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Perryman Post - The Importance of Failure

November 11, 2019
By CAK Communications

Dear CAK Parents,

I trust that you all had a wonderful Thanksgiving Break. I am so thankful for all of you. Second-quarter is almost complete, and your kids are doing great!

If you will remember my September post, I quoted a statement by a teacher to a parent. In that statement, I want to build off the last sentence “…it appears the more we pushed them academically, the more we failed at teaching them life.” This phrase is a concern to me in that life mostly is learned through difficult and trying circumstances, not through constant success. If you are like me, my life has been full of missteps, poor decisions, and failure. Calvin Coolidge, I believe, presents a nice idea of persistence:

“Nothing in this world can take the place of persistence. Talent will not: nothing is more common than unsuccessful men with talent. Genius will not; unrewarded genius is almost a proverb. Education will not: the world is full of educated derelicts. Persistence and determination alone are omnipotent.”

So, how is persistence developed? I submit to you that it is through failure and setbacks that we learn persistence. It is taking that challenging AP course, then working hard and failing the first quiz. It is auditioning for Musical Theater and not getting the lead. It is through trying out for the basketball team and having to sit the bench. Our students need to experience failure; life is full of failure. Trying to shield students from failure is not teaching them life.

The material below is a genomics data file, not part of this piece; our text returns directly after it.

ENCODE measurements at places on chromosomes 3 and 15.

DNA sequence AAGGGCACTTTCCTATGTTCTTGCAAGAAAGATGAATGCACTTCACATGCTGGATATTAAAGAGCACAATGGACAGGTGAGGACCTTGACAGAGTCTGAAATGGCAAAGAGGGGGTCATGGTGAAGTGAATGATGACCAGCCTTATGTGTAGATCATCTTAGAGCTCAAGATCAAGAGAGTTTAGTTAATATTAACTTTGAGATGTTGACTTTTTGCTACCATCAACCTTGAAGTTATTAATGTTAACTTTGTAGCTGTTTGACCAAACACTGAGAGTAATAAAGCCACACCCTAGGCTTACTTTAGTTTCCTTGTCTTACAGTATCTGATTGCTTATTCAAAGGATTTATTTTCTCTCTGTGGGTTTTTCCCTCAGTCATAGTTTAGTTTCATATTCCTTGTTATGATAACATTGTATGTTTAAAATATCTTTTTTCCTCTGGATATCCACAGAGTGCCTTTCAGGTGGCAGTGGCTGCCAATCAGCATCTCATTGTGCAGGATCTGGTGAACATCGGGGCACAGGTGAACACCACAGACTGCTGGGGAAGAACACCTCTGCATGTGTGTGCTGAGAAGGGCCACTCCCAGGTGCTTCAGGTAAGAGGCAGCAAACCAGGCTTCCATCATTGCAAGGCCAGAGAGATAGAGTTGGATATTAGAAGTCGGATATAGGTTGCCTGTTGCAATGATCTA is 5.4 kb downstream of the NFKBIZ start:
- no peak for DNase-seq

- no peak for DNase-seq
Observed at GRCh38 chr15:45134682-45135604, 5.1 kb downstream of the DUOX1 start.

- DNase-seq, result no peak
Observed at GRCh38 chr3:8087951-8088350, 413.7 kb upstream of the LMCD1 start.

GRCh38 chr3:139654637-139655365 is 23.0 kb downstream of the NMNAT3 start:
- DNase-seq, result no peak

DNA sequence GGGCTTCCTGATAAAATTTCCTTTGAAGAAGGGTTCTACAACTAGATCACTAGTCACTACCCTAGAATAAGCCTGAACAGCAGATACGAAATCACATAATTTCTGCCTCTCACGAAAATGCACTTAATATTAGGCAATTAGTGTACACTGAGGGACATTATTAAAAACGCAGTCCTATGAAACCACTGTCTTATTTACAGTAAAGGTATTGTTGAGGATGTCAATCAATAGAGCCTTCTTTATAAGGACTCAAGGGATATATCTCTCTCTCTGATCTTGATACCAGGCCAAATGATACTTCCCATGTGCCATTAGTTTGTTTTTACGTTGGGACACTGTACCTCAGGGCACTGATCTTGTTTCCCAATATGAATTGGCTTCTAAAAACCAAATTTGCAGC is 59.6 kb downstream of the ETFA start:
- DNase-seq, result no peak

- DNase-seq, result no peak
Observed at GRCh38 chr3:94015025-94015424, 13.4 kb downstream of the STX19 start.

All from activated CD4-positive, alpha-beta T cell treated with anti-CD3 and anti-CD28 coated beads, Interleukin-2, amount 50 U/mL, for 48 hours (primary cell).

The most valuable lessons I have learned have come as a result of the failure. Were these lessons painful? Absolutely, however, they inspired me to improve and attain goals that I did not feel I could ever reach. There were times that I didn’t learn from my failures and paid a heavy price. 

No one wants to see their child fail a class or not get picked for the school play and definitely not sit on the bench. Yet, your students need to experience “failures,” and if they do not, they will not be ready for life. Henry Ford was quoted as saying “failure is simply the opportunity to begin again, this time more intelligently.” May I encourage you to challenge your child to take those hard classes regardless of how they will impact their GPA. Please encourage them to try a sport, work hard in practice to earn playing time and in the process, learn valuable lessons in teamwork. Invite them to audition for a role in the play; they may discover that it is a blast even if they are on the stage crew!

This post is from my heart to yours. I love our students as I know you love your children; they must be taught life. As adults, we all know life is hard and full of disappointments, let your children experience discouragement to see them grow.

In God's grace, 

Dan Perryman
Interim Head of School
Christian Academy of Knoxville

Posted in Perryman Post